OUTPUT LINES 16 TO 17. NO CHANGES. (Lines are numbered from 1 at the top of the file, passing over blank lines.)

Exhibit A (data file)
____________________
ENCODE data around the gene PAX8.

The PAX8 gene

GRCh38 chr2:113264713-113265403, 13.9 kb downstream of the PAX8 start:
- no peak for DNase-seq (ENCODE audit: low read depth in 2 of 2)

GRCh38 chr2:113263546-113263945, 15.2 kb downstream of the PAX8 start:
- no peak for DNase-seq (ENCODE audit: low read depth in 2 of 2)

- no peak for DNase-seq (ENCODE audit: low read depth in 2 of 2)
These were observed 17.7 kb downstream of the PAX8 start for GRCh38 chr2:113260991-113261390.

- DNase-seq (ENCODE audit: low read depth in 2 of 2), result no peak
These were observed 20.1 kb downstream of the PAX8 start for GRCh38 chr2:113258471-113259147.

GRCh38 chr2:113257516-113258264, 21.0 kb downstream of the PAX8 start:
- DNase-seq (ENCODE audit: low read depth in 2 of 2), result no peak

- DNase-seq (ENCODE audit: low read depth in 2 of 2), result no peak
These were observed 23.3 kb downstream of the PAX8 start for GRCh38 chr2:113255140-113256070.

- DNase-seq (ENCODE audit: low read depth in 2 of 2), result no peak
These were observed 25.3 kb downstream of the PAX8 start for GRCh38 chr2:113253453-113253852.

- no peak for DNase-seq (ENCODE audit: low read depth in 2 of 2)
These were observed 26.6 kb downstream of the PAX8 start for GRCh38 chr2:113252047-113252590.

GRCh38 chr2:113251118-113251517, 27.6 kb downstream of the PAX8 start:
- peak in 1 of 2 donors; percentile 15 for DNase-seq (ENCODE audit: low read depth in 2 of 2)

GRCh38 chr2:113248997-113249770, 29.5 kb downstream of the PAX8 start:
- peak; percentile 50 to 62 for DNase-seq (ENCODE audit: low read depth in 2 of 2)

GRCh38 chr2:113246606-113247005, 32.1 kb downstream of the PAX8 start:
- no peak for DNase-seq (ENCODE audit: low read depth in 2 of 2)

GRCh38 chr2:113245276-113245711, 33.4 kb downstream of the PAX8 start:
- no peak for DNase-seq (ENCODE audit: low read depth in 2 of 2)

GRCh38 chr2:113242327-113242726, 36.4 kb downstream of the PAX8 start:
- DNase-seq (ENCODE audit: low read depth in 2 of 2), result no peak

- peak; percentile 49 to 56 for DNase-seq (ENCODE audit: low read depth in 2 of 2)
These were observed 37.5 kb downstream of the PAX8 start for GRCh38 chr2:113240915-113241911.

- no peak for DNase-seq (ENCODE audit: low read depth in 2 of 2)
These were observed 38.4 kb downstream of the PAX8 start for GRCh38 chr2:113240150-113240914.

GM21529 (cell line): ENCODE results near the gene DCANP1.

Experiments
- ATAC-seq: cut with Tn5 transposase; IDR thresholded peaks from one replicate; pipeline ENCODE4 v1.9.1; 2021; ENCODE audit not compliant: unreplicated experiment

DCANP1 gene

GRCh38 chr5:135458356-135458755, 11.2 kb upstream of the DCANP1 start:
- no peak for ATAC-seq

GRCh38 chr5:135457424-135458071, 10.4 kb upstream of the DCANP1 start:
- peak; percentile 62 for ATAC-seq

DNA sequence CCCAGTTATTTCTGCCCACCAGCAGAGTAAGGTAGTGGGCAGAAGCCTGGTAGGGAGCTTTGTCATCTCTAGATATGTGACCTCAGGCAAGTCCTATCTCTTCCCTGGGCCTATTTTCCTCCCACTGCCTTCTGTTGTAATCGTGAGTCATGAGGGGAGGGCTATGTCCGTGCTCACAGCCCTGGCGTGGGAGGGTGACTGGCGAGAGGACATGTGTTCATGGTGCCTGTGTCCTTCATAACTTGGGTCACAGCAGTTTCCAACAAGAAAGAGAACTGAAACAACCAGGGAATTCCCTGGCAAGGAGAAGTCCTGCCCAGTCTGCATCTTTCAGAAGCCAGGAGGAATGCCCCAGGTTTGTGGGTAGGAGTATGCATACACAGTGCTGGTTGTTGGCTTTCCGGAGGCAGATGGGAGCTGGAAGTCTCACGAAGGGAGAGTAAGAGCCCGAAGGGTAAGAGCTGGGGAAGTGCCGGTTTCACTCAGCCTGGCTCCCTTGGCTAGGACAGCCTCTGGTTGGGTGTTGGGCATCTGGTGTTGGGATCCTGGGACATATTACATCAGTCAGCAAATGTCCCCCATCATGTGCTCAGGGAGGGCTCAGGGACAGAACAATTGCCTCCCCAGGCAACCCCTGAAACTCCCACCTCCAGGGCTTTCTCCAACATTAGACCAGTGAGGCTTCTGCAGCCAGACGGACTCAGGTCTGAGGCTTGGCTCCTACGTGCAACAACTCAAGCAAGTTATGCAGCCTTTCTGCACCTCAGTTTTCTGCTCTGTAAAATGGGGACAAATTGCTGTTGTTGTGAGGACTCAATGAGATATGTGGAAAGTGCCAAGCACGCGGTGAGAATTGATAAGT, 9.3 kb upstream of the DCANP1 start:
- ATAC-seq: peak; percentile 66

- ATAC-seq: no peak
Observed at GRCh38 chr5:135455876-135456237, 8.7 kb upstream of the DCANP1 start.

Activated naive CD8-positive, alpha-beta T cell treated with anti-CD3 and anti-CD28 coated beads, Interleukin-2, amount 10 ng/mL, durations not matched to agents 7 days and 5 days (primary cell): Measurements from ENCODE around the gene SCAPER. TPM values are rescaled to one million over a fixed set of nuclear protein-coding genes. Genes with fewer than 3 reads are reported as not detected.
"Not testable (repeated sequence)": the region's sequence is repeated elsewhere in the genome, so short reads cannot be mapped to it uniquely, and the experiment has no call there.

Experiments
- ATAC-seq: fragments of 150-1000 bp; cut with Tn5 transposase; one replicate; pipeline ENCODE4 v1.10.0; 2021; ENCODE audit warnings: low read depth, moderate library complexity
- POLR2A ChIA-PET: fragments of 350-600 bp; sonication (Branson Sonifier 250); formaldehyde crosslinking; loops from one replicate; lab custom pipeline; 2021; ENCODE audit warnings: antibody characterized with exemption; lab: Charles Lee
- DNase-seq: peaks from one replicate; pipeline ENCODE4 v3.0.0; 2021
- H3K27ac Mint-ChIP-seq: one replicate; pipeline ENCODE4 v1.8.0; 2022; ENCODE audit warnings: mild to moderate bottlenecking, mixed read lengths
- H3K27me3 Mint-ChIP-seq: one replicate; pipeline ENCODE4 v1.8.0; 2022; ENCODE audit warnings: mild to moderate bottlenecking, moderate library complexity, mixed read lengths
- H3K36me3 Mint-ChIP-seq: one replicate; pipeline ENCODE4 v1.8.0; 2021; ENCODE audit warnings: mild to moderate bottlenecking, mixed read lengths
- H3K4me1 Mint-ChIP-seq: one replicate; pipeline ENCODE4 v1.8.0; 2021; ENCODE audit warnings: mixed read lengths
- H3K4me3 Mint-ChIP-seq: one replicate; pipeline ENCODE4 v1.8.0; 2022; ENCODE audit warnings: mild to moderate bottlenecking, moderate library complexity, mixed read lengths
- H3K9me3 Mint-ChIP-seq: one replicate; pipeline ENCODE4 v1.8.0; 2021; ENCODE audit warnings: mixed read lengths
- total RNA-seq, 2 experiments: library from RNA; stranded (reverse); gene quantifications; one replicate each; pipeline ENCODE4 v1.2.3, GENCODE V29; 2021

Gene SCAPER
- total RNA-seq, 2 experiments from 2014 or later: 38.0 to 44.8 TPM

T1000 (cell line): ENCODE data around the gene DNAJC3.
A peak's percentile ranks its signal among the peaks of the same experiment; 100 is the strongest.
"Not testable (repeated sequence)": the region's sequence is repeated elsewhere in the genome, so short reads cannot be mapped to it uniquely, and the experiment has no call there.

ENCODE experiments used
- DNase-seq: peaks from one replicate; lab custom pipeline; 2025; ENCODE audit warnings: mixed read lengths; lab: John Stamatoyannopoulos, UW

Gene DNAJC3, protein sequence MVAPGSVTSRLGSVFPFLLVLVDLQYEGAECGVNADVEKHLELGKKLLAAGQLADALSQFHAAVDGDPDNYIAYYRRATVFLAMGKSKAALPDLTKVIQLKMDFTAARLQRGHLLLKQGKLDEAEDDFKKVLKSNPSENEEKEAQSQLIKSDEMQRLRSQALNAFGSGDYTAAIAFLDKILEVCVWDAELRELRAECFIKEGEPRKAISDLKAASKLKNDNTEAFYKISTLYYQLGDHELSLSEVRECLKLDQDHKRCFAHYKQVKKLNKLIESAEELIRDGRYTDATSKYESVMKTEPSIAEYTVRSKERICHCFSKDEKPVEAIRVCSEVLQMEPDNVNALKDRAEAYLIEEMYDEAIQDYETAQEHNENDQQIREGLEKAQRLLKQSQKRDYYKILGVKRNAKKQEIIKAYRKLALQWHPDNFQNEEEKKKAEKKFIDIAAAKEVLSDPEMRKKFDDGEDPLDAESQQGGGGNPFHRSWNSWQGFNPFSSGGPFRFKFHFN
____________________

These were observed 25.3 kb downstream of the PAX8 start for GRCh38 chr2:113253453-113253852.

- no peak for DNase-seq (ENCODE audit: low read depth in 2 of 2)